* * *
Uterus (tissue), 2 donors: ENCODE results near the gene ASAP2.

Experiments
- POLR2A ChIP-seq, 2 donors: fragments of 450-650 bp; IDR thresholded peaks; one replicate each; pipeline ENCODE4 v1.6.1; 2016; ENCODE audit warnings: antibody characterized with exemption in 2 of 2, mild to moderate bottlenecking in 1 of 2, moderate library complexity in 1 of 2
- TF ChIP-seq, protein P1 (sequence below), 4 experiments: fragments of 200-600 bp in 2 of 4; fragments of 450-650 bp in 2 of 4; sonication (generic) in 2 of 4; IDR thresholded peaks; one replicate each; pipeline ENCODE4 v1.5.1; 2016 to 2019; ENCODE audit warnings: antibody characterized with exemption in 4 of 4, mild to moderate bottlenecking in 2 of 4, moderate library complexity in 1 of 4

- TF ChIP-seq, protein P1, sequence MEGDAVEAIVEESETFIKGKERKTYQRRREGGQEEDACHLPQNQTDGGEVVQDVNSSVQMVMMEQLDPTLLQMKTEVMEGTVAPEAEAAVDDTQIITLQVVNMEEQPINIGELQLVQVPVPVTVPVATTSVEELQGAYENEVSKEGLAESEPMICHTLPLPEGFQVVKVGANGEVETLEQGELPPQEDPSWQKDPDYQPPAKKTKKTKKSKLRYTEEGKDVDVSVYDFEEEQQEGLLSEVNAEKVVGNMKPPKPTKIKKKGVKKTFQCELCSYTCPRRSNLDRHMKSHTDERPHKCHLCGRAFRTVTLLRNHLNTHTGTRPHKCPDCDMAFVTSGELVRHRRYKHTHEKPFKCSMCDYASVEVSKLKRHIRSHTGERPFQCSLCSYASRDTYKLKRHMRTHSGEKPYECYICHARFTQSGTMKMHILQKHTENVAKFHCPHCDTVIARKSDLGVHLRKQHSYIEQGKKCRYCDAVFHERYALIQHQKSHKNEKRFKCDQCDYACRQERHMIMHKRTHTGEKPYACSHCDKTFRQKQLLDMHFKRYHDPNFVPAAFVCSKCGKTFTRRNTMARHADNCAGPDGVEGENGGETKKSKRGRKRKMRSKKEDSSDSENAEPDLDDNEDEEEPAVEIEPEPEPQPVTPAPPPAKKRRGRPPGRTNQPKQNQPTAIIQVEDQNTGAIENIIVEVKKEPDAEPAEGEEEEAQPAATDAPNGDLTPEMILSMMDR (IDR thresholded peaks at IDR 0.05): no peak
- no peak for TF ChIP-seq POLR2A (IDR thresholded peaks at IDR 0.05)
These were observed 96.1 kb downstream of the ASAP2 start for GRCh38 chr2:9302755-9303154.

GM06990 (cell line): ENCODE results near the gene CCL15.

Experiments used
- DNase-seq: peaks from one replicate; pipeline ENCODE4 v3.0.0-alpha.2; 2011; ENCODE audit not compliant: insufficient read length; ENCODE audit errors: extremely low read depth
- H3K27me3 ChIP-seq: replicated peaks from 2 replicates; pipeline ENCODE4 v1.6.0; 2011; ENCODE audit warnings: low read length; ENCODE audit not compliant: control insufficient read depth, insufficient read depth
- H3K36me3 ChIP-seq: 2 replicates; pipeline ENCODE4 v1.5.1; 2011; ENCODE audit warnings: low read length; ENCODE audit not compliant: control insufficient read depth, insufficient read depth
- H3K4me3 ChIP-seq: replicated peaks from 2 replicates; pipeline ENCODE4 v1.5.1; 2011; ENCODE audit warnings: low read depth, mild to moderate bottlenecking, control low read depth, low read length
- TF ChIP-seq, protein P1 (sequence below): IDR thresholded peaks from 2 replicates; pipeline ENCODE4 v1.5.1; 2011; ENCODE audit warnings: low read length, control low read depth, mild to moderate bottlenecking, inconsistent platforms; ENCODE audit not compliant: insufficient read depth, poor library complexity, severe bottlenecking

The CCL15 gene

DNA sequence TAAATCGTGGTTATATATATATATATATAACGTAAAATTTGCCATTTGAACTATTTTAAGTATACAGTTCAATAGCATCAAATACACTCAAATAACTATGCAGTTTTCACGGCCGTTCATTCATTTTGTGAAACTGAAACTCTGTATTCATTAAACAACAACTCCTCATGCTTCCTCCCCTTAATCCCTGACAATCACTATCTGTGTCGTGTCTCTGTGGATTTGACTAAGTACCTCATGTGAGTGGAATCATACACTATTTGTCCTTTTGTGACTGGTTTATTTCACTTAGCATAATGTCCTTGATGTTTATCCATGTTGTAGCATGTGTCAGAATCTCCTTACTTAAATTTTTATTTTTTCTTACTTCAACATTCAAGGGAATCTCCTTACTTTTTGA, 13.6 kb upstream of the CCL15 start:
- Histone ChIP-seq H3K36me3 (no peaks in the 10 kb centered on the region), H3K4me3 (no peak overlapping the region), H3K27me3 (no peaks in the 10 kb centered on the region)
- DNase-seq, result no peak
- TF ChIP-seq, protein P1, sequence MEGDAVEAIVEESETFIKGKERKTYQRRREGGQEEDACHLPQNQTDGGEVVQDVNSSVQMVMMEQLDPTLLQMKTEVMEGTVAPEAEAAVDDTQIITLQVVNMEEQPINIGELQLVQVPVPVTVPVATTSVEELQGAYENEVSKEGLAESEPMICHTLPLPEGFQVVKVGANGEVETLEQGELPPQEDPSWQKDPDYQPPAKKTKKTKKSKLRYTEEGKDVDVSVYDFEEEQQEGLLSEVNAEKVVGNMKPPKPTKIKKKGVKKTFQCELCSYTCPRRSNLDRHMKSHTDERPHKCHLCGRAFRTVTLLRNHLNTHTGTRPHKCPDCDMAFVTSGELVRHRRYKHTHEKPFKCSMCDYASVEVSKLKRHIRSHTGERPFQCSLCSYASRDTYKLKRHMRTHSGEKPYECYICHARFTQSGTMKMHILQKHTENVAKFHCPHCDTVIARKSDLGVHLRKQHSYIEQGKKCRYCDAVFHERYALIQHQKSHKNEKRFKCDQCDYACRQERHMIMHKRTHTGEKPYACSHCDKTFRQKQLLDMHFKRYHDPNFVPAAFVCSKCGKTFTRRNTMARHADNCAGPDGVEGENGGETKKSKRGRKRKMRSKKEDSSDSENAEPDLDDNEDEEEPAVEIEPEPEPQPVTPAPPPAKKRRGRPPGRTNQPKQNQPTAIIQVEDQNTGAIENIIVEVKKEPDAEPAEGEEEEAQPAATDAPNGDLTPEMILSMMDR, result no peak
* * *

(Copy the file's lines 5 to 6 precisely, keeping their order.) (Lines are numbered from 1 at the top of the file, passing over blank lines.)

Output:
- TF ChIP-seq, protein P1, sequence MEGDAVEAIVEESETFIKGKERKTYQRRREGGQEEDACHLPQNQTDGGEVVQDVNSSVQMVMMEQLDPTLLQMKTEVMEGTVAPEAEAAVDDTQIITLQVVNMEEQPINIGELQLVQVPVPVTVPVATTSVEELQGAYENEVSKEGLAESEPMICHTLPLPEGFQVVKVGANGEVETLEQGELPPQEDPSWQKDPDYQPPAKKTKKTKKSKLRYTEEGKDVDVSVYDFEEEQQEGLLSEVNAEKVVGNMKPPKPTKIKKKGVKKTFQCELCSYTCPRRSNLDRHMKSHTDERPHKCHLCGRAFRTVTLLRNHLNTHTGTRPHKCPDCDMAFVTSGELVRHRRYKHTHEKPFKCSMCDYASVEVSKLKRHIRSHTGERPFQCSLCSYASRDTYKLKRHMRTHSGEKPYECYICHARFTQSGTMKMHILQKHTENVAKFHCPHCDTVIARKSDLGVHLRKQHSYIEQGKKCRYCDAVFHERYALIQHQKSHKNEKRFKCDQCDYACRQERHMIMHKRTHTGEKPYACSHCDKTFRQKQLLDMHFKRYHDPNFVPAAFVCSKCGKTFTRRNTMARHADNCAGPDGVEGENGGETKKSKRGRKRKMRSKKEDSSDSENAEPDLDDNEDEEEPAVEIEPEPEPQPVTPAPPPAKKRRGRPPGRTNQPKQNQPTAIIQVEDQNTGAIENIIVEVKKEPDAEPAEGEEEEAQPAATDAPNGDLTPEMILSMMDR (IDR thresholded peaks at IDR 0.05): no peak
- no peak for TF ChIP-seq POLR2A (IDR thresholded peaks at IDR 0.05)